We say capoeira is a Brazilian martial art and dance. But capoeira is much more. It is a sport, a ritual, a dance (that actually inspired the American break dance), a musical expression, a martial art and a philosophy. It's a cultural tradition and a way of life. Capoeira was invented by African slaves in Brazil over 450 years ago. The African slaves that came to Brazil brought with them their culture. Many of those slaves practiced other types of African Martial Arts in their mother land, like the Sanga. Sanga means "to triumph". And it is a war dance. Those martial arts had an enormous influence on the development of capoeira. But although capoeira received the influences of dance and African martial arts, it was the African slaves living in Brazil that invented capoeira.
It was a way to fight against the Portuguese landowners. The slaves were prohibited from practicing forms of self-defense by their owners, so they managed to practice and master slipping martial-arts moves into their evenings of music and dance. Even after the end of slavery in Brazil in 1888 the government officially outlawed capoeira and many capoeiristas were arrested. To avoided being arrested the capoeirista created nicknames for themselves. Many of them had two or three nicknames. This made it hard for the police to discover their true identities. Today when a person is baptized in the art of capoeira, he/she receives a nickname. Capoeira is done in circle (roda). In the center two players show their skills in what is called jogo de capoeira. The people forming the circle around those players sing, play instruments and clap hands. The most important and respected instrument in capoeira is the Berimbau (a wood bent with a steel string). When capoiera was outlawed in Brazil, some of the berimbau rhythms played were a way to alert players that the police was around.
The moves in capoeira are beautiful and spectacular. It combines strength and grace with personal expression. You may kick, sweep or flip. It's acrobatic with moves like au (a cartwheel) and takedowns. In 1920 capoeira was legalized in Brazil and Mestre Bimba opened the first school of capoeira in Brazil in 1932. He is the father creator of the Capoeira Regional . Jane Atwood in her book "Capoeira: A Martial Art and A Cultural Tradition" wrote: "He (Mestre Bimba) incorporated sweeping moves from capoeira batuque. He also created a new way of teaching capoeira by developing sequences, or series', of moves. The sequence allowed students to learn capoeira Regional more quickly than capoeira Angola (Capoeira Angola is the traditional style of capoeira). But Bimba was a tough teacher. Few students achieved the rank of Mestre. Mestre Bimba gave out only ten master diplomas to students in his life." In the 1970's great students of the Mestres brought capoeira out of the country and started to teach capoeira around the world. Mestre Joao Grande is one of the great ones that came to America to demonstrate the capoeira and stayed. He teaches in New York City and he is one of the most respected capoeiristas in the world. Mestre Joao Grande learned capoeira from Mestre Pastinha. Mestre Pastinha was one of the greatest masters . He taught only the capoeira Angola at his school. He was a traditionalist and taught his students to understand the ritual, art and philosophy of the capoeira. People still refer to Mestre Pastinha as the "Philosopher of Capoeira."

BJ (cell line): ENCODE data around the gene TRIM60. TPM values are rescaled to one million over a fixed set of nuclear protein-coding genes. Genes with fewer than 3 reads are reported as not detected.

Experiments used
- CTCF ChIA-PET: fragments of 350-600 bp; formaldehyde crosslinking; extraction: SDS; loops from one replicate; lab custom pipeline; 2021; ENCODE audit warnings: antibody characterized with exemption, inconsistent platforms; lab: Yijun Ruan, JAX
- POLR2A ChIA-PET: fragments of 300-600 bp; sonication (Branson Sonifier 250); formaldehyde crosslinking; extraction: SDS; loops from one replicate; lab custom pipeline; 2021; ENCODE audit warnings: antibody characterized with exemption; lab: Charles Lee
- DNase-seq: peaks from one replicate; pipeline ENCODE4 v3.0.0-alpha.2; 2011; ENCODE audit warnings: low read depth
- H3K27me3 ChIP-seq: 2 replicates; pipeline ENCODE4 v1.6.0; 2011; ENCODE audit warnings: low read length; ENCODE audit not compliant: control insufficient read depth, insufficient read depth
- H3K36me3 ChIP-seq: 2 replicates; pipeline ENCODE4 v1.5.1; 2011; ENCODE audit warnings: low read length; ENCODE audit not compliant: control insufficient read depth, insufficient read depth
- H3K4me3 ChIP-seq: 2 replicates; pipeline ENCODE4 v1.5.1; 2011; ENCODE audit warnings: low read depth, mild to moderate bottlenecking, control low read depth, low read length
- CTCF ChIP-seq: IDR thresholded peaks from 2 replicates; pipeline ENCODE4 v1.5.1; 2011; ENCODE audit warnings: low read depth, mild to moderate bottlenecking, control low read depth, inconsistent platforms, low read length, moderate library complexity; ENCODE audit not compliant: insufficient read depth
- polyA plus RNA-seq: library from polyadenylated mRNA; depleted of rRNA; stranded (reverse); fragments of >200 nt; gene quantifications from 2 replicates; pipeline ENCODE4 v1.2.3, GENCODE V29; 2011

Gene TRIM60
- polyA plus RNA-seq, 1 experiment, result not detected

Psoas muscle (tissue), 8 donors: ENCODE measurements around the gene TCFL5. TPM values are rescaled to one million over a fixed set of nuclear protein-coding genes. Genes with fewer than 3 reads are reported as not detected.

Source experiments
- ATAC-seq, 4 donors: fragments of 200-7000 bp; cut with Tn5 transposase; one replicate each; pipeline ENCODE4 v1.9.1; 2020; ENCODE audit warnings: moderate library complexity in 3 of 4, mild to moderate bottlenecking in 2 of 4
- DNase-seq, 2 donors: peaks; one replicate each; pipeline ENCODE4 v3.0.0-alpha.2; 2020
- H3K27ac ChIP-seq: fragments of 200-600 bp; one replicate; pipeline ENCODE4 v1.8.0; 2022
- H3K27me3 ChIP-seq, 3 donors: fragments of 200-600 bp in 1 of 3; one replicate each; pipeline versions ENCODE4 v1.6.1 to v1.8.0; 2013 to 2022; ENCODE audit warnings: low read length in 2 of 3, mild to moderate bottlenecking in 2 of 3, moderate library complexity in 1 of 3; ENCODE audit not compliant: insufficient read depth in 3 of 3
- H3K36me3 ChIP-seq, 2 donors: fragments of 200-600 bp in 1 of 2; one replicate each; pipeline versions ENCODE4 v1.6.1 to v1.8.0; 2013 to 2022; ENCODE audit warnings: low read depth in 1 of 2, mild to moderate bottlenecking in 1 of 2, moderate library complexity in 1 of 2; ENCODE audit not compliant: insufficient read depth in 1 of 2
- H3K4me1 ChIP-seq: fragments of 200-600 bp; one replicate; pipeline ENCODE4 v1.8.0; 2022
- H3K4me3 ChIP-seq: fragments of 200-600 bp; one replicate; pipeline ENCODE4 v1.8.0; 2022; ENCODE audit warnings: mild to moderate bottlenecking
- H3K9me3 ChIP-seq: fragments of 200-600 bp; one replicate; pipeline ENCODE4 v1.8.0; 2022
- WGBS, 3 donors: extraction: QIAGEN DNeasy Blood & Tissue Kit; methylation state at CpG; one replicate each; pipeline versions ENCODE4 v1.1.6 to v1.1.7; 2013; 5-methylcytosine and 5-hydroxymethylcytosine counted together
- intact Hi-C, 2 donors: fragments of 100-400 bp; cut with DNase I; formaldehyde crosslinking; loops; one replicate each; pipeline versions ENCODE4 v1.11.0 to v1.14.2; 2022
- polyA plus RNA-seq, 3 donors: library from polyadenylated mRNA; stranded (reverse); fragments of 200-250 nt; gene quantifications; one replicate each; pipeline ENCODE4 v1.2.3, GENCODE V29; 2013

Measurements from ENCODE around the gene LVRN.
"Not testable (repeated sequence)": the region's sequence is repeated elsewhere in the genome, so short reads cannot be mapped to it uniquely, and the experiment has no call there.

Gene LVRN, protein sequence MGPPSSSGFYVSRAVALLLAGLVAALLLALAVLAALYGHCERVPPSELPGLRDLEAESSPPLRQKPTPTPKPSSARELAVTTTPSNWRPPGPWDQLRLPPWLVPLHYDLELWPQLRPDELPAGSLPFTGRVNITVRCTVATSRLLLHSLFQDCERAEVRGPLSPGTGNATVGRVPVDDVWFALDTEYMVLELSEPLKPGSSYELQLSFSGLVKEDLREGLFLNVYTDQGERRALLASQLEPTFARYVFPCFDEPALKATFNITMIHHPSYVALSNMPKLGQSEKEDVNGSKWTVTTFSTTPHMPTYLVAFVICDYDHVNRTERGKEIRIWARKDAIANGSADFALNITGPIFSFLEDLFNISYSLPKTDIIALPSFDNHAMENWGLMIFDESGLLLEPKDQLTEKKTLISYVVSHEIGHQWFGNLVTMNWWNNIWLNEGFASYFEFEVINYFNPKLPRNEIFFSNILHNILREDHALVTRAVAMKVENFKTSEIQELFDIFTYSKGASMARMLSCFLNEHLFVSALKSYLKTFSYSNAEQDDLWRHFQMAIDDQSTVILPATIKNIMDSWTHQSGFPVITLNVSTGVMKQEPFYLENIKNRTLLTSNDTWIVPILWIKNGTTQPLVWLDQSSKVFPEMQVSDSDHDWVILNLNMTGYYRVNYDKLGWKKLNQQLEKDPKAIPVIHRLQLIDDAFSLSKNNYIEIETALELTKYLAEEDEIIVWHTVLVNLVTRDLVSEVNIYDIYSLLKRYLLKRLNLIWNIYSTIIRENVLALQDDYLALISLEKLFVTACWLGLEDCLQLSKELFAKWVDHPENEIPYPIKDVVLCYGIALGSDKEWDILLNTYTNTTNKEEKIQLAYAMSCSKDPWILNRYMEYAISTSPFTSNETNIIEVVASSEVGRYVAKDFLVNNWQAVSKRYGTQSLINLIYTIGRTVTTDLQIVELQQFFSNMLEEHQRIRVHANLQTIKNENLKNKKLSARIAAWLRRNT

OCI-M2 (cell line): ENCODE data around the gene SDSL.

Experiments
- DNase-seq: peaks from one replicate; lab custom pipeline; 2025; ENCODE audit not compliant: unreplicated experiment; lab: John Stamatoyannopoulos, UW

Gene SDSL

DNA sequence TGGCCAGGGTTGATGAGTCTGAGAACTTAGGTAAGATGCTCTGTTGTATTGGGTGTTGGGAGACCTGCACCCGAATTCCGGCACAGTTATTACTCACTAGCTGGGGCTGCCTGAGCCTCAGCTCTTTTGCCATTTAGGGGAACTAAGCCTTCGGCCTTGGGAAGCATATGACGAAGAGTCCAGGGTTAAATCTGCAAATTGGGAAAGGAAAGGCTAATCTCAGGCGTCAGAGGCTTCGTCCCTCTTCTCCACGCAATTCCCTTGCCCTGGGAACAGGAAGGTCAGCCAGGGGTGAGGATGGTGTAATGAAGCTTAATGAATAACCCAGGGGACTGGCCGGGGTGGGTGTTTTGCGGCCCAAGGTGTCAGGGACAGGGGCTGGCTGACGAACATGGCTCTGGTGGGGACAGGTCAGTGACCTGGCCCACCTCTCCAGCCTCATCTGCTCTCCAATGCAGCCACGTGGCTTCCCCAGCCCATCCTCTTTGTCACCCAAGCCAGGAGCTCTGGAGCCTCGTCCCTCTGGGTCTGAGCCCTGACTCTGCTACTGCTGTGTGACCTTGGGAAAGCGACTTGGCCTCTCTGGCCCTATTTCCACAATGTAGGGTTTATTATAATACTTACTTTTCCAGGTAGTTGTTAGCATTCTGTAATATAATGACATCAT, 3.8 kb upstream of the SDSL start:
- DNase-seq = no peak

Capoeira is becoming more and more popular around the globe. I have seen articles about the great art everywhere lately. In dance magazines, in fashion magazines, music magazines and books . If you have never seen capoeira I assure you that you will be amazed when you get to see it the first time.
Capoeira is so many things that is hard to define it, but people say that capoeira put the ART into the Martial ART.